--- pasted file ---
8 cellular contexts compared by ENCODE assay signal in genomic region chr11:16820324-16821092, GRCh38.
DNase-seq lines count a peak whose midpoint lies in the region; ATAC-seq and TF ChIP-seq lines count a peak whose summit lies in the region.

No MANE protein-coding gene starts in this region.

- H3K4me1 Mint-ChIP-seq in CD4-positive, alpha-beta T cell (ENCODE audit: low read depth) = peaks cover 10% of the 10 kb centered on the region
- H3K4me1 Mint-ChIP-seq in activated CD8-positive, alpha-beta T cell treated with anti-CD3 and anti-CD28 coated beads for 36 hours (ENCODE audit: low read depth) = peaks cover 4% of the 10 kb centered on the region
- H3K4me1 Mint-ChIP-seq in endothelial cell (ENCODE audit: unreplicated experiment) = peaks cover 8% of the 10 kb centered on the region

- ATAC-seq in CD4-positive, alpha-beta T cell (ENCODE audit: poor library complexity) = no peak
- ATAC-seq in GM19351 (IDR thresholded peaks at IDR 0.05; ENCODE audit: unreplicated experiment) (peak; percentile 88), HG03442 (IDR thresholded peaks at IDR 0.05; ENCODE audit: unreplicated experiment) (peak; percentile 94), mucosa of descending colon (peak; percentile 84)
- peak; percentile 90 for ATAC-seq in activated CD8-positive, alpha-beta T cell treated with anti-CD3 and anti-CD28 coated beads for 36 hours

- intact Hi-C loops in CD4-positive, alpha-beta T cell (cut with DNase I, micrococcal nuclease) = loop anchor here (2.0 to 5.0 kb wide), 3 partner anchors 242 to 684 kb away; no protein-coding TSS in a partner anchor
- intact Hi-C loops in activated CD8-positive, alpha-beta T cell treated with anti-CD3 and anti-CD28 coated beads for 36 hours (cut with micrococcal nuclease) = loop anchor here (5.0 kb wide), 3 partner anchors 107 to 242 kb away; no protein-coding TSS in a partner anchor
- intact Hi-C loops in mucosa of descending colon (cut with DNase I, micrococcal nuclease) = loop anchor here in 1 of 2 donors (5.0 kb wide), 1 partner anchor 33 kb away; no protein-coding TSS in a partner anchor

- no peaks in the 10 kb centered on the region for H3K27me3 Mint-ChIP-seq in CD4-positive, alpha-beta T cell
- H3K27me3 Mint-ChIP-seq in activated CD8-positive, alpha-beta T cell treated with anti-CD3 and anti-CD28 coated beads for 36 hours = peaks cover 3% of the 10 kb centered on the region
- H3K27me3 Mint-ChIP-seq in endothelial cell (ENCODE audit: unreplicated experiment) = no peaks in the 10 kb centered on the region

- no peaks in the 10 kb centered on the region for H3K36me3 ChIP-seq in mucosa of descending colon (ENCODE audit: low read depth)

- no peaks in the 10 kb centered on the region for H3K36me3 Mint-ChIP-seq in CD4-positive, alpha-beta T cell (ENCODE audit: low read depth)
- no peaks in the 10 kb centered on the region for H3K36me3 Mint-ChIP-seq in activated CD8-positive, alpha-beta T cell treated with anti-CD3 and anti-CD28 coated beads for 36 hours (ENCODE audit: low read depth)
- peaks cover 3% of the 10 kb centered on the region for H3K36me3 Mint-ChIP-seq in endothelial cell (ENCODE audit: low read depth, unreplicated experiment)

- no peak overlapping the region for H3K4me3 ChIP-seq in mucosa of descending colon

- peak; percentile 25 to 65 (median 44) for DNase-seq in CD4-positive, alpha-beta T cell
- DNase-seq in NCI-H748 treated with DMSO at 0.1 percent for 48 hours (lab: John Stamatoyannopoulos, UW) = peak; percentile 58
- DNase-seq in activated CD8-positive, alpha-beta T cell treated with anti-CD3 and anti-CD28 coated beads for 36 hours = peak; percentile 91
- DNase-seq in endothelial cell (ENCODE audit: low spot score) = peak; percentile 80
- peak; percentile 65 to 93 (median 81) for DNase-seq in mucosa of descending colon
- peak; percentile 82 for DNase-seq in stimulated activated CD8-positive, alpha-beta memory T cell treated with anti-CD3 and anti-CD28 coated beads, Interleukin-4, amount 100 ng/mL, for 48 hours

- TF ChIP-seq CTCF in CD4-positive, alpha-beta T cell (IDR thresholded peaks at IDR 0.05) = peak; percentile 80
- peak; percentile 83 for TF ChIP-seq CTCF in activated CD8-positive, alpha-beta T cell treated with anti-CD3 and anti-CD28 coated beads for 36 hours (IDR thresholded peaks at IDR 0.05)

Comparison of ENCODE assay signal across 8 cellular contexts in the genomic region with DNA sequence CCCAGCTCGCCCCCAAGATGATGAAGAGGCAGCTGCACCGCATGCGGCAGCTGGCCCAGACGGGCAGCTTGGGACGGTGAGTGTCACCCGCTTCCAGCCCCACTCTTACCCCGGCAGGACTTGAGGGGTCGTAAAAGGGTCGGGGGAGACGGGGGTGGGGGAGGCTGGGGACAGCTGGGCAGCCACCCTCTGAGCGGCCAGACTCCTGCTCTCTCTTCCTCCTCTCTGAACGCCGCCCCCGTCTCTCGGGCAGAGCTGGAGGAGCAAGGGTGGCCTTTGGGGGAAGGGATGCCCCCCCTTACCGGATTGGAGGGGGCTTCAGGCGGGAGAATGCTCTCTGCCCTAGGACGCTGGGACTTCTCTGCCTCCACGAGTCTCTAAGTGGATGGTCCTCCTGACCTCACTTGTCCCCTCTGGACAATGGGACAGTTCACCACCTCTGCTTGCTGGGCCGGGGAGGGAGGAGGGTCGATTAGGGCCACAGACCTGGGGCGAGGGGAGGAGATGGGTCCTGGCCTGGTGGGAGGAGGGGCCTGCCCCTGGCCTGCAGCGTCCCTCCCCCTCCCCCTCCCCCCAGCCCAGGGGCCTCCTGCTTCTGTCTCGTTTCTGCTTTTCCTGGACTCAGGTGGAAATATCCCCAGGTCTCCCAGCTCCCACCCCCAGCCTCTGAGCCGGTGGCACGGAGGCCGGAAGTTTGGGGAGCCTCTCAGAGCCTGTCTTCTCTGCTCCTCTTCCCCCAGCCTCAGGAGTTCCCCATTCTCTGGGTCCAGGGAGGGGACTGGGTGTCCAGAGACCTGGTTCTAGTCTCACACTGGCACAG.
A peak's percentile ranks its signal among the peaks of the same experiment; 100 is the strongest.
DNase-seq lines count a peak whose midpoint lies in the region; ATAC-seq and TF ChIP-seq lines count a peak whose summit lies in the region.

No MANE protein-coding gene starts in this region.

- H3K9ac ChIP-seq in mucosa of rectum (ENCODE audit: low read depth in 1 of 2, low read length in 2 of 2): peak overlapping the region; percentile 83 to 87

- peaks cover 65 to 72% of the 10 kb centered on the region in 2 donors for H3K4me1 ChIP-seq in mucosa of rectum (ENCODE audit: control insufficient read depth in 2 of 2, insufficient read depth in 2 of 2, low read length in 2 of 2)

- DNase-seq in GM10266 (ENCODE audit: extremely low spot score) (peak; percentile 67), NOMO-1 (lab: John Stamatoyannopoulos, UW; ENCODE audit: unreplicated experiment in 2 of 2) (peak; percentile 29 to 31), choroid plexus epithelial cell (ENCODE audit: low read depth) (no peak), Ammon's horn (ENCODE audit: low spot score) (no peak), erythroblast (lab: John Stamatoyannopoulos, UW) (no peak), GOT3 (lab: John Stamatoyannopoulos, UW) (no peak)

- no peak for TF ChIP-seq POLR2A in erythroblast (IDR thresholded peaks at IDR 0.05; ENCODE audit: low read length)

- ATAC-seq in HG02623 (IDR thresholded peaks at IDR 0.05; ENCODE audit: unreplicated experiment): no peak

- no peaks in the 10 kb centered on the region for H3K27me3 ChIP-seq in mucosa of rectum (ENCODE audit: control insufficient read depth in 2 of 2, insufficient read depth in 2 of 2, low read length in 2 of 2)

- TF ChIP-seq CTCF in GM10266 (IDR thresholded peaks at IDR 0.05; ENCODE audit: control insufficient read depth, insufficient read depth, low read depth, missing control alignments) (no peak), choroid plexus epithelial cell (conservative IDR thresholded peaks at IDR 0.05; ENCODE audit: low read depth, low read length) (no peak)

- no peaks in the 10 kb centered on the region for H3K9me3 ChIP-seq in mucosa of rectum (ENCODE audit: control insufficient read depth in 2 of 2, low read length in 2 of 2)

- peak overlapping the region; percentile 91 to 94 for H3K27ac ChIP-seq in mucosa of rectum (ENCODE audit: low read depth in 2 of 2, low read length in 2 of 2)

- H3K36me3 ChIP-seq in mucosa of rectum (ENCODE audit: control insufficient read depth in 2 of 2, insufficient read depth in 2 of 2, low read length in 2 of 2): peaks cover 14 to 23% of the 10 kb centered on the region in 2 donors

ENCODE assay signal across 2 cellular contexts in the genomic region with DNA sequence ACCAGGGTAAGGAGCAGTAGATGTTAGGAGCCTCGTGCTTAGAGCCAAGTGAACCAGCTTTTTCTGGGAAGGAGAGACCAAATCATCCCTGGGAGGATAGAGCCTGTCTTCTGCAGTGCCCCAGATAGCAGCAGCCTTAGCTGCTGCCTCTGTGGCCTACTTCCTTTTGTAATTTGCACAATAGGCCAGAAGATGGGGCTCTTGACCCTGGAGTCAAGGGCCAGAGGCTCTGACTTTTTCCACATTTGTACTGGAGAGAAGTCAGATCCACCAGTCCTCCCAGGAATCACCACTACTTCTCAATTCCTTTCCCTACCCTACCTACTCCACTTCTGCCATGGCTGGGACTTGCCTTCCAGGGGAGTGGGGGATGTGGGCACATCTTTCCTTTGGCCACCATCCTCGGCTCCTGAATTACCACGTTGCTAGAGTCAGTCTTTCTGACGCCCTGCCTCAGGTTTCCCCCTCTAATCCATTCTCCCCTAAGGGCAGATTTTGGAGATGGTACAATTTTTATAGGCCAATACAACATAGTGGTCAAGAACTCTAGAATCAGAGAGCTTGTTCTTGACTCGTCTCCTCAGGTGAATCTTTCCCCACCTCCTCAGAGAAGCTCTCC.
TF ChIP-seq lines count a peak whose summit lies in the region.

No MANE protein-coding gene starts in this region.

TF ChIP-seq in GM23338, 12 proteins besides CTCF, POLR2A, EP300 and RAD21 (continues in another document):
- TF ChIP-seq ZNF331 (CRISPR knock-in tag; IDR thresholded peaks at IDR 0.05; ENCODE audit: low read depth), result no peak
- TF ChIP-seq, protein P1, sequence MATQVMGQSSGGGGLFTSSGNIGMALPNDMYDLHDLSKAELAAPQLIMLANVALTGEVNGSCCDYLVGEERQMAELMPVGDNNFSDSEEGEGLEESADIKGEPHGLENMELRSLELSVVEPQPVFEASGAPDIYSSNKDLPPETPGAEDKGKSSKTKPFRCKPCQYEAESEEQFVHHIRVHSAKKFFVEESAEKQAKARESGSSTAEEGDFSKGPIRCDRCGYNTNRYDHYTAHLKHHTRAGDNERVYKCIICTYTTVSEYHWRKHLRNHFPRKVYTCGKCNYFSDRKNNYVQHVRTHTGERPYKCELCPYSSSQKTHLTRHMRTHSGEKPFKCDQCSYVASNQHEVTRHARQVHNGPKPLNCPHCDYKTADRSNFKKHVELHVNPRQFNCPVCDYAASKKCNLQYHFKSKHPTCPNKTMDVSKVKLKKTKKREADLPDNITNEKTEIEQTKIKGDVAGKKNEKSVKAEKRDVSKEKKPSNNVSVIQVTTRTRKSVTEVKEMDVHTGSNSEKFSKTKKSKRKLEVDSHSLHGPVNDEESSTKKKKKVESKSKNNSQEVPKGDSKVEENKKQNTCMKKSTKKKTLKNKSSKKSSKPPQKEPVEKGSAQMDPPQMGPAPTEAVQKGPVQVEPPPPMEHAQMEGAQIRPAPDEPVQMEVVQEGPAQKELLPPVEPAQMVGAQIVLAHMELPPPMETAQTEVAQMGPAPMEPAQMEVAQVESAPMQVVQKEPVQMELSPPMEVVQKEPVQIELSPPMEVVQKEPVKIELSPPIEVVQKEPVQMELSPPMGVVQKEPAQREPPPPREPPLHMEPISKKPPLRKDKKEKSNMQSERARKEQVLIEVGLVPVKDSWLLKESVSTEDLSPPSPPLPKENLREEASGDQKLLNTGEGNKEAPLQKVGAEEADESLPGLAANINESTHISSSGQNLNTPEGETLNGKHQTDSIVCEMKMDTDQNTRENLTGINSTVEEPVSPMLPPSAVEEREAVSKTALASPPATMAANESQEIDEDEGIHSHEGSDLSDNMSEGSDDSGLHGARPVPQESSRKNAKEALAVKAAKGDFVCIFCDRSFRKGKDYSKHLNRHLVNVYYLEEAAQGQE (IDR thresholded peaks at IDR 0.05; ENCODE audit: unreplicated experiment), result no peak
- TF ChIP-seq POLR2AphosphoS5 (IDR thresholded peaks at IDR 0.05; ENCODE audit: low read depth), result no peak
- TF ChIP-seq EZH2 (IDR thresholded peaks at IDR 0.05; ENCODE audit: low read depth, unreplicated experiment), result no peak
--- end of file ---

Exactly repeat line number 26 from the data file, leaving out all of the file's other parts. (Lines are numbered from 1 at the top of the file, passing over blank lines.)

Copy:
- peak; percentile 82 for DNase-seq in stimulated activated CD8-positive, alpha-beta memory T cell treated with anti-CD3 and anti-CD28 coated beads, Interleukin-4, amount 100 ng/mL, for 48 hours